The pro-opposition Orient News claimed a child had been killed in the reported attack by a regime aircraft on the town of al Shifuniyah.
The Syrian Observatory for Human Rights monitor also reported the youngster’s death and said 13 people had suffered breathing difficulties.
Yaqub, a doctor who treated those affected in hospital, said he suspected “chemical weapons, probably a chlorine gas attack”.
He said a three-year-old had died of asphyxiation.
A US medical organisation said 16 patients in the hospital had symptoms indicating they were exposed to chemical compounds.
The Syrian American Medical Society said among those being treated with oxygen masks were six children and four women.
The Syrian regime, which has repeatedly denied using chemical weapons, has been accused of several chlorine gas attacks in recent weeks, including two in January in eastern Ghouta, on the edge of the capital Damascus.
Moscow, a staunch ally of President Bashar al Assad’s regime, accused his opponents of using “toxic substances” to make it appear that they had been deployed by regime forces.
It comes as fresh regime airstrikes and heavy clashes shook the rebel-held enclave despite a UN demand for a ceasefire.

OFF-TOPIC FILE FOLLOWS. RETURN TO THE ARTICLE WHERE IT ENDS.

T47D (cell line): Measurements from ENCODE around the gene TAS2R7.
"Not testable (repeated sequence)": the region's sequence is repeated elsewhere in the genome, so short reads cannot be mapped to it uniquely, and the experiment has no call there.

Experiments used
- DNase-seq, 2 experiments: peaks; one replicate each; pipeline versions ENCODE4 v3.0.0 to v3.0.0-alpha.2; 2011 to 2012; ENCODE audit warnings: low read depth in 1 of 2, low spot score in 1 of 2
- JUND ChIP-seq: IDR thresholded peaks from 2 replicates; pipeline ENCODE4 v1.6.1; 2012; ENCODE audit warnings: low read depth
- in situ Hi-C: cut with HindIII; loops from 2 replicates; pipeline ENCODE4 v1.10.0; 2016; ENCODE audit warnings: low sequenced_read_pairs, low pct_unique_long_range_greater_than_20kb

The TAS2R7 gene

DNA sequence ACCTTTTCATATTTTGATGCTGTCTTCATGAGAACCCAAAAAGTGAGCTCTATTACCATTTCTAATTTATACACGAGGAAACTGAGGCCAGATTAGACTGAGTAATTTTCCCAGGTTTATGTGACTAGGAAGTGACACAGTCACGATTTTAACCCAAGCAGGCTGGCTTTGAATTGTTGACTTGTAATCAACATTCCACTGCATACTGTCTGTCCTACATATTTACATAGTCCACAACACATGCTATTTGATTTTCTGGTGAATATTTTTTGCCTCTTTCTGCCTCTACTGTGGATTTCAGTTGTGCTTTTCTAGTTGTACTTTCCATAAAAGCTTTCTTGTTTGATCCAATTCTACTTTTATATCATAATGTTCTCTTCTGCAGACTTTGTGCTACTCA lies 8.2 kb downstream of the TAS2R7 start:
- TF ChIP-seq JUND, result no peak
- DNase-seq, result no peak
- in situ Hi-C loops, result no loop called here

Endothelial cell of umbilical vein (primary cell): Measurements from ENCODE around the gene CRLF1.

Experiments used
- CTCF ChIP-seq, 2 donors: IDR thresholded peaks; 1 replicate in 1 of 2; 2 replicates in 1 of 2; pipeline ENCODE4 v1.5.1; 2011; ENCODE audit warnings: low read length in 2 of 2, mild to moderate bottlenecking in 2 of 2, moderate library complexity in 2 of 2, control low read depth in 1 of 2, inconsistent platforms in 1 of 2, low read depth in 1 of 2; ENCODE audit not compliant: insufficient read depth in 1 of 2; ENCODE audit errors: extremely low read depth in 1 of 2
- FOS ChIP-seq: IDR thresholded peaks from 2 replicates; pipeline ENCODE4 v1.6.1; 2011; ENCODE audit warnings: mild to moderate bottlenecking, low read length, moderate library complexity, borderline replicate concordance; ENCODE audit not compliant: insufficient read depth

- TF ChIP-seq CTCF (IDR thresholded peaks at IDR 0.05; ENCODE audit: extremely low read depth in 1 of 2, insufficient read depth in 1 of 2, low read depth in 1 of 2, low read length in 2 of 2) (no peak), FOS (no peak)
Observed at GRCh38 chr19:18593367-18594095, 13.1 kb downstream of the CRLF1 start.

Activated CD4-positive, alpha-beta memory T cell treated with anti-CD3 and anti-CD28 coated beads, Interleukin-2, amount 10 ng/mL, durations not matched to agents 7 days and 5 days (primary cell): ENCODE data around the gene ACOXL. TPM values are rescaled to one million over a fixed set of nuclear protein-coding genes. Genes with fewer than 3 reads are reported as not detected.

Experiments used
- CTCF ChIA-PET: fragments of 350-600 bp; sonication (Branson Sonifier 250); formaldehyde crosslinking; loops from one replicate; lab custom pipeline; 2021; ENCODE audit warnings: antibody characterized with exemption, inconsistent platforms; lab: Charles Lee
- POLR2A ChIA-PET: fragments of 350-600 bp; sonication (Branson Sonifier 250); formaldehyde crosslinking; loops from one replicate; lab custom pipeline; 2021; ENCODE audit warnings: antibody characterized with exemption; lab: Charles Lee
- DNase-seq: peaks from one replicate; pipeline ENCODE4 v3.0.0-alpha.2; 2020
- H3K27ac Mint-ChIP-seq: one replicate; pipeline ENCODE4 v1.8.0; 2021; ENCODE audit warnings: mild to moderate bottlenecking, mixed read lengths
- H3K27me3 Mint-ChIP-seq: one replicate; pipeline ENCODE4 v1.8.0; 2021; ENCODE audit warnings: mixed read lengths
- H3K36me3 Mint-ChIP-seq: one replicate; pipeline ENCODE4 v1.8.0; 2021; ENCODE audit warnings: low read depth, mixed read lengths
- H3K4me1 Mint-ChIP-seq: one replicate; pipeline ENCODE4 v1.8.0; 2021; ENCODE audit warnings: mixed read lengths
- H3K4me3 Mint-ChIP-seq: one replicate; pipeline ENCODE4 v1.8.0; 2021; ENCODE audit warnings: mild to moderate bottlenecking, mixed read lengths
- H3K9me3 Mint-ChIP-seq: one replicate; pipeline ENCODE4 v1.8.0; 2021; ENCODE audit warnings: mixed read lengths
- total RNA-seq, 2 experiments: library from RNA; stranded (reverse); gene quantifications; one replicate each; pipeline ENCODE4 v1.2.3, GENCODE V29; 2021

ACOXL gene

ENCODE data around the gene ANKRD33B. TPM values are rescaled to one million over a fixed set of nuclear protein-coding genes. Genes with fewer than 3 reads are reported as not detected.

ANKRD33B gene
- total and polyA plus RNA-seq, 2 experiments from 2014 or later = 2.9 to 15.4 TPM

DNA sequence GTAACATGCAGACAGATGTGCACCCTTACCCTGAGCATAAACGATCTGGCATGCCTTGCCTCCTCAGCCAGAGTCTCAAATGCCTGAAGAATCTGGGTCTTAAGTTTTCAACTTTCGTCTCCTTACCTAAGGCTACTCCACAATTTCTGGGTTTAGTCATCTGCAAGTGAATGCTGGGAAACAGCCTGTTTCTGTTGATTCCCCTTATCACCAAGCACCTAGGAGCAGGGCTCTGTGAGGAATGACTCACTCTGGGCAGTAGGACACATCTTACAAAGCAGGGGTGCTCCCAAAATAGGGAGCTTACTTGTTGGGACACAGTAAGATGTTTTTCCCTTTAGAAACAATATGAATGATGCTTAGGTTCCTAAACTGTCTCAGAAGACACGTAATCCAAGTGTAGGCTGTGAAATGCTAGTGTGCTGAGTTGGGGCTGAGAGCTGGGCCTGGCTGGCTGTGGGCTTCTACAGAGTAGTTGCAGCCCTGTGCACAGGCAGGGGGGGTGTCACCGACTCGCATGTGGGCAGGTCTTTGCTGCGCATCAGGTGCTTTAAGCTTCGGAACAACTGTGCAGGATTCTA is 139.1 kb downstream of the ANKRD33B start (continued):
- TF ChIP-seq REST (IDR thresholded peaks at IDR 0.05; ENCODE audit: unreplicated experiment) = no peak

On Saturday, the Security Council adopted a resolution calling for a 30-day truce in Syria “without delay” to allow for aid deliveries and medical evacuations.
At least 14 civilians, including three children, were killed in strikes on Sunday, said the Observatory, bringing the total number of dead in the week to at least 530, among them over 130 children.
Observatory chief Rami Abdel Rahman said there appeared be fewer airstrikes but that fighting had intensified on the ground.
Heavy clashes erupted in southern areas of eastern Ghouta, killing at least 13 members of pro-regime forces and six fighters from the Jaish al Islam rebel group, he said.
Syrian state news agency SANA said insurgents breached the truce by firing 15 shells on Sunday on government-held areas on the edge of Ghouta.
The two main rebel groups controlling the enclave – Jaish al Islam and Faylaq al Rahman – welcomed the Security Council demand, but vowed to fight back if there were renewed attacks.
UN diplomats say the resolution was watered down to ensure it was not vetoed by Russia, which has provided diplomatic and military support to the Assad regime.